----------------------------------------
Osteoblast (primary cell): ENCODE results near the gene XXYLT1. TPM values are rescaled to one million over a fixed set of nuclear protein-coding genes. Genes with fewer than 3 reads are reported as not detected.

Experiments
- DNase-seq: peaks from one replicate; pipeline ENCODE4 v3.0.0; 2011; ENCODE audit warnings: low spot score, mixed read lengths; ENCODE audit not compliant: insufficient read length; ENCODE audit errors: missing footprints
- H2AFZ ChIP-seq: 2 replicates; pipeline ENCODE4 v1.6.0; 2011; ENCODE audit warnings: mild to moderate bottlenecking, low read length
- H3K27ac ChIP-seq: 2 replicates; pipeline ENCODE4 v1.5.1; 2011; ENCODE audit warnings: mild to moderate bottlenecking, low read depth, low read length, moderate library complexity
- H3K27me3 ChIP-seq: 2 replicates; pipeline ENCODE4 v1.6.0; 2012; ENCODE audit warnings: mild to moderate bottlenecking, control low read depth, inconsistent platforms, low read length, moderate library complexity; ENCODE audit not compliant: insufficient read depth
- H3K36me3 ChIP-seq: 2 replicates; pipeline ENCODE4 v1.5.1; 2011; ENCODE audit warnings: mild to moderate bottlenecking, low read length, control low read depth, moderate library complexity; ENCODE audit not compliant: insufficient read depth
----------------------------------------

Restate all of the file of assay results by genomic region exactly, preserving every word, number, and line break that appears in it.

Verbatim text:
Osteoblast (primary cell): ENCODE results near the gene XXYLT1. TPM values are rescaled to one million over a fixed set of nuclear protein-coding genes. Genes with fewer than 3 reads are reported as not detected.

Experiments
- DNase-seq: peaks from one replicate; pipeline ENCODE4 v3.0.0; 2011; ENCODE audit warnings: low spot score, mixed read lengths; ENCODE audit not compliant: insufficient read length; ENCODE audit errors: missing footprints
- H2AFZ ChIP-seq: 2 replicates; pipeline ENCODE4 v1.6.0; 2011; ENCODE audit warnings: mild to moderate bottlenecking, low read length
- H3K27ac ChIP-seq: 2 replicates; pipeline ENCODE4 v1.5.1; 2011; ENCODE audit warnings: mild to moderate bottlenecking, low read depth, low read length, moderate library complexity
- H3K27me3 ChIP-seq: 2 replicates; pipeline ENCODE4 v1.6.0; 2012; ENCODE audit warnings: mild to moderate bottlenecking, control low read depth, inconsistent platforms, low read length, moderate library complexity; ENCODE audit not compliant: insufficient read depth
- H3K36me3 ChIP-seq: 2 replicates; pipeline ENCODE4 v1.5.1; 2011; ENCODE audit warnings: mild to moderate bottlenecking, low read length, control low read depth, moderate library complexity; ENCODE audit not compliant: insufficient read depth